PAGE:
Heartworn Highways Relives 1970s Outlaw Country Music

Directed by Jim Szalapski
MVD Visual, 92 minutes, Re-release of 1981 original.

In the United States, anything that isn’t classical, opera, or jazz gets lumped into the category of “popular music.” For now I’ll ignore the fact that such distinctions are looser than old elastic. Many film buffs would say that the greatest "popular" music documentaries of all time are Martin Scorsese's The Last Waltz (1976) and Jonathan Demme’s Stop Making Sense (1984). If either film has a flaw, it is that each is simply a concert film—glorious ones shot in path-breaking ways, but there wasn’t a whole lot of script work to be done. Let’s add another to the list of top popular music films, Jim Szalapski’s Heartworn Highways. It was shot in late 1975 and early 1976, but wasn’t released until 1981. That’s rather fitting, as many of its country music subjects didn’t attract a lot of notice until around then.

Heartworn Highways is also script-challenged, but its visuals reveal volumes. Scorsese and Demme sought to iconize The Band and The Talking Heads, but they were already famous. That was not the case of those in Szalapski’s film: Guy Clark, Townes Van Zandt, Rodney Crowell, Larry Jon Wilson, Steve Young, Gamble Rogers, David Allan Coe, and an unrecognizably young Steve Earle. Back then, even the Charlie Daniels Band filled high school auditoriums, but not big arenas. They folks were “outlaws” in that their brand of country music evoked old-time country music, especially its balladic traditions. To put matters in perspective, they were the contemporaries of chart toppers such as Glen Campbell, John Denver, Merle Haggard, Ronnie Milsap, Dolly Parton, Kenny Rogers, and Tanya Tucker. Not to take anything away from them, but theirs was a country music defined by big labels, mass markets, and image-makers. It was not necessarily what made the heart sing down at Big Mack McGowan’s Wigwam Tavern, the kind of place where really good (and really awful) players came together to sing old-style country. It’s also where you’d find Glenn Stegner, who once played with Uncle Dave Macon.   

The folks in Heartworn Highways are those hanging out in the dirt-poor back roads of Texas and Tennessee. There’s no context or explanation in this loosely structured film, but we infer they’re all connected to Guy Clark. We visit Van Zandt at his Austin trailer, where dogs, chickens, rabbits, and squalor surround him. We drop in on Wilson in the recording studio the morning after he had partied the night away, watch Clark rebuild his guitar, witness one of Rogers’ stand-up good ‘ole boy comedy routines, and join Coe as he pilots his bus towards a gig at the Tennessee State Prison—a place where his daddy spent most of his life and Coe also did time. Check out Coe’s concert duds; by contrast they make Vegas Elvis, Gene Simmons of KISS and Alice Cooper look like GQ covers. There’s hardly a scene in which we don’t see the men with a cigarette in one hand and a bottle of whiskey in the other. The women are mostly in the kitchen or putting up with small barbs from their men, a reminder of how different the world was before second wave feminism trickled down. You might even be tempted to dismiss all of these guys as deplorable—until they sing. There’s an amazing encounter between Townes Van Zandt and his black neighbor, 79-yeard-old Seymour Washington. Van Zandt rambles incoherently and Washington holds forth on the virtues of moderation. (Wrong audience!) Then Townes picks up the guitar, sings “Waitin’ Around to Die,” as Washington washes the tears from his face. It’s a helluva song and a tender moment that reminds us that these country outlaws drew from streams watered by hard times, the blues, heartbreak, folk music, and pain. It’s impossible not to be moved by songs like “Ohoopee River Bottomland” (Wilson), “Bluebird Wine” (Crowell), or “Alabama Highway” (Young). Above them stood Clark, who sings with ease and writes with grace. He zings off a masterpiece like “L.A. Freeway” and just put down the guitar. Everyone of these folks could/can pick a guitar like a demon—their connections to African American country blues evident in each finger movement.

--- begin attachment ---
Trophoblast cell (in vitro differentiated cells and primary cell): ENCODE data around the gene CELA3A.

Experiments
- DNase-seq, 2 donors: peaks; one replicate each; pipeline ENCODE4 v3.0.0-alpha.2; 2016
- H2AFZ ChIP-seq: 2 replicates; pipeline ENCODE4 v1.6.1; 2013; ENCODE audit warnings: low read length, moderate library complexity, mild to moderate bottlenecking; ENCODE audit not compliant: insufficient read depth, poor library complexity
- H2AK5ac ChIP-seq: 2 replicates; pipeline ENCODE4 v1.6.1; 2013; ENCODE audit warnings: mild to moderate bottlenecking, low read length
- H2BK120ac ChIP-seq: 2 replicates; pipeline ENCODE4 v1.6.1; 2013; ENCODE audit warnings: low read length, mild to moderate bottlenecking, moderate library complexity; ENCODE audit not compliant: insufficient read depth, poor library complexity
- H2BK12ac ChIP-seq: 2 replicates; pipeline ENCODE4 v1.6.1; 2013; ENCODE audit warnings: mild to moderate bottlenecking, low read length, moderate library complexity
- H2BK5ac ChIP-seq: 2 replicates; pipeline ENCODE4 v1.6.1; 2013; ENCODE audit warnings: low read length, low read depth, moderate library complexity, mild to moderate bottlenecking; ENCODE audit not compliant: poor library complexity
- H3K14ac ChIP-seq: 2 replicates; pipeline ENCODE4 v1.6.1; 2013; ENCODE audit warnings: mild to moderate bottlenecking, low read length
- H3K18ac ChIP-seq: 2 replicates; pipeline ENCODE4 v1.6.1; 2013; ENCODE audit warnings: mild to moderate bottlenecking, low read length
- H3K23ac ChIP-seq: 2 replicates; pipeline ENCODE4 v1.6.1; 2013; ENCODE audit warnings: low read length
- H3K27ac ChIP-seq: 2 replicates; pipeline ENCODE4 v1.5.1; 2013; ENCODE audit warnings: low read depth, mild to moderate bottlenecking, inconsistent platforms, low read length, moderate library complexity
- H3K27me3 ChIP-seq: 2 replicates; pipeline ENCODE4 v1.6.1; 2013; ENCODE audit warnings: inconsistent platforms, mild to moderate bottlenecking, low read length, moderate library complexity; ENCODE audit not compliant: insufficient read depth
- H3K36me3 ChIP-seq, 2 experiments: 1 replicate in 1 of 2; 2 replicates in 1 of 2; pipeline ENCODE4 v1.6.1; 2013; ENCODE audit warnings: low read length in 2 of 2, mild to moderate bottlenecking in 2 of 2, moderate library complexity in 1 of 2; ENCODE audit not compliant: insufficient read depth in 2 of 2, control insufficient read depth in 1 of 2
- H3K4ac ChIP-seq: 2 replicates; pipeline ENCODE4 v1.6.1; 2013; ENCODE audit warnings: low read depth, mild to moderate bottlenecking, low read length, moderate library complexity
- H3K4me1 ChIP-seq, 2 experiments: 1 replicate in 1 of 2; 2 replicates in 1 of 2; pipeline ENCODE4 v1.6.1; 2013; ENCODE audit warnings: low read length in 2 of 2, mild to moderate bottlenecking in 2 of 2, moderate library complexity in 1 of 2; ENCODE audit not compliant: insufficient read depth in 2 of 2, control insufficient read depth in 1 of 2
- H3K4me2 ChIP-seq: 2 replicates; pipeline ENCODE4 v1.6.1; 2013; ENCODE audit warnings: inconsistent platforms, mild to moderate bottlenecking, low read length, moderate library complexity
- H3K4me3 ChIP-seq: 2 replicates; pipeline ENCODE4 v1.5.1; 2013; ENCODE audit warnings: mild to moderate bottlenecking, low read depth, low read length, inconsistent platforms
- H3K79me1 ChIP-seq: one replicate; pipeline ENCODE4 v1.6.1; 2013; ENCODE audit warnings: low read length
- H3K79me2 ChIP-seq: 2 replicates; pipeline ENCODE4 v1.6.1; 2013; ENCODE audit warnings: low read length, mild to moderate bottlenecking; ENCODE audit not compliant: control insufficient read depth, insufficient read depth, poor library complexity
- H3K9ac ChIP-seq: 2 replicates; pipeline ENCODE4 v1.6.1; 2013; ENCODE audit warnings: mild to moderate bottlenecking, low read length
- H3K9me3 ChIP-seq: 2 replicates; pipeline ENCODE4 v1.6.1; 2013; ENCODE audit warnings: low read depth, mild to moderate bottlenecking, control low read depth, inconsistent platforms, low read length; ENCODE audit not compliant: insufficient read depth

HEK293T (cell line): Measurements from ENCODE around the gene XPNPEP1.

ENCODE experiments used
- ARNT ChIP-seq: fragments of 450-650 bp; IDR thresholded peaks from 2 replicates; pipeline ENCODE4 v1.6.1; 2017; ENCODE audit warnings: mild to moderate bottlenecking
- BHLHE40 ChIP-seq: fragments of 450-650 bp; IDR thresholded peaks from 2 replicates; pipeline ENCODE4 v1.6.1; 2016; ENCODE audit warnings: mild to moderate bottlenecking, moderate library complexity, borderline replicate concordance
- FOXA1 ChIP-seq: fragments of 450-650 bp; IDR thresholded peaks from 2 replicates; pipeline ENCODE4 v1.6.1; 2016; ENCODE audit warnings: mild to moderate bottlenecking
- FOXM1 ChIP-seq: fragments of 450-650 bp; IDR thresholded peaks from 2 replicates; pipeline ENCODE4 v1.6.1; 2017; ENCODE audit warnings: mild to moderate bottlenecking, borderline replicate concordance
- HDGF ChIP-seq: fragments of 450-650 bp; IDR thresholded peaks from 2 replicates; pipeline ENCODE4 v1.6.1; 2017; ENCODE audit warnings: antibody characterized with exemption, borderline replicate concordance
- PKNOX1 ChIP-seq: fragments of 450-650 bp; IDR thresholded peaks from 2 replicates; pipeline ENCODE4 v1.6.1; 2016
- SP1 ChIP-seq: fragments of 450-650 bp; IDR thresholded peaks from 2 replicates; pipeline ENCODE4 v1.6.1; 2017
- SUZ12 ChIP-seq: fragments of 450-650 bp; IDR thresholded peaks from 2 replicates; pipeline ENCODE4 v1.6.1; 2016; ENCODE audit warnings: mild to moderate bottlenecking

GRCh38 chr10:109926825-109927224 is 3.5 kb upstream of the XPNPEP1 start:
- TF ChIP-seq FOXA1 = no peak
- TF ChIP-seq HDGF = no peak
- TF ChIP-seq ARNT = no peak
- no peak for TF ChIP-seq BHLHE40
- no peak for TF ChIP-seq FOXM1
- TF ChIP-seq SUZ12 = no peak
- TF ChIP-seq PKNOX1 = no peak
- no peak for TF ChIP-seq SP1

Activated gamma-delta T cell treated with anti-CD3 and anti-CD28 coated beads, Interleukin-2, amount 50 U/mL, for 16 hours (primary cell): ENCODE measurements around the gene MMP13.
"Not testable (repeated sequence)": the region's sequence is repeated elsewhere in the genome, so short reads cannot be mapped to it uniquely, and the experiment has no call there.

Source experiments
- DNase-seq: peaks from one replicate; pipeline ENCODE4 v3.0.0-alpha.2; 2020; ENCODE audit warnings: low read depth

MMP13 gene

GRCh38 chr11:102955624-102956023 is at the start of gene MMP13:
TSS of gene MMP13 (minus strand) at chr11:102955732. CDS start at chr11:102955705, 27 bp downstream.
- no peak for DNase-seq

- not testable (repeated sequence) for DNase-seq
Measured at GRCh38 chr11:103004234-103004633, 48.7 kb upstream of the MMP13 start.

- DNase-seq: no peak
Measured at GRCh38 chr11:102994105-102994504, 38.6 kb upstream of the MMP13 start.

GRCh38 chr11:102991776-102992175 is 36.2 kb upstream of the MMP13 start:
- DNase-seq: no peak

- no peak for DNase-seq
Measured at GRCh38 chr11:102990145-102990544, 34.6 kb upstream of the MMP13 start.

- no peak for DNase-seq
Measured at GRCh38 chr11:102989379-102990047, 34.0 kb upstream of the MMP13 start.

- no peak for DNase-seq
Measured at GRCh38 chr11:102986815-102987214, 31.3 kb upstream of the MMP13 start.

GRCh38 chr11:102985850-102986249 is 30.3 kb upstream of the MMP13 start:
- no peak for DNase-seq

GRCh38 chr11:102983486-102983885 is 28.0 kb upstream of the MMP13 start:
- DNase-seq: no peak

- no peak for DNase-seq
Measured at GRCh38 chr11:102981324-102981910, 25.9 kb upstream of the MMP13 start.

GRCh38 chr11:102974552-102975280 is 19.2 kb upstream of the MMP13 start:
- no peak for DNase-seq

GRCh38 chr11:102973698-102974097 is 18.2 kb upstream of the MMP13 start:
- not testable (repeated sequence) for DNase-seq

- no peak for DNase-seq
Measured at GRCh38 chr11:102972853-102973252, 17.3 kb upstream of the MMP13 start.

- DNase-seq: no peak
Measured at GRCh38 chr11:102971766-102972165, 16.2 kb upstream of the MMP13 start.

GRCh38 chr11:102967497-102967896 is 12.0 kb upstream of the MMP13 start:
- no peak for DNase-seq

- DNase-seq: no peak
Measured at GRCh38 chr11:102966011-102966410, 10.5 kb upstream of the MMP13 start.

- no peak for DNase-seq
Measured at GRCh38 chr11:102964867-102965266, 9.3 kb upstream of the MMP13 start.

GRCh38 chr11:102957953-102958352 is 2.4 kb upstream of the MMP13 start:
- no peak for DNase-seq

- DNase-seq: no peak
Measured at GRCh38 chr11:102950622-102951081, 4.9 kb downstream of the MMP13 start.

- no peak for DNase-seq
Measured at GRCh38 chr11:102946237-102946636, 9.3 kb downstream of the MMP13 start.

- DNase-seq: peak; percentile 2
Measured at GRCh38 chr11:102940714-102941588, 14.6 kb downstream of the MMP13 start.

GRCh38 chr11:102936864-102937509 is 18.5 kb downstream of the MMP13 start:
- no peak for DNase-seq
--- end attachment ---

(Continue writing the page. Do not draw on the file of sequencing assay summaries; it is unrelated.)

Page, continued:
Szalapski’s camera work is on par with the music. You might often wonder who is on screen as there are no title boxes to inform you, but it doesn’t matter. Szalapski uses montage, collage, rapid sequences, and artful shots—like those of trucks shedding sheets of water during a downpour—with slow pan shots that bathe us in life among the other half and it’s a more effective lesson than any sociologist could teach. Contrast all of this with the airbrushed glitz of Dollywood and you’ll know what made them outlaws. Listen to today’s country music with its blistering guitar work and the willingness (of some) to tackle social issues, or the very renown now held by Charlie Daniels and Steve Earle, and you’ve got you answer about why these rebels mattered. Guy Clark, in my opinion, remains one of the most underappreciated geniuses of our time.

This is not your average documentary. It lets image and song tell the story and expects viewers to fill in the gaps. It is truly remarkable film and we should be thankful that DVD Visuals has made it available again.

Rob Weir

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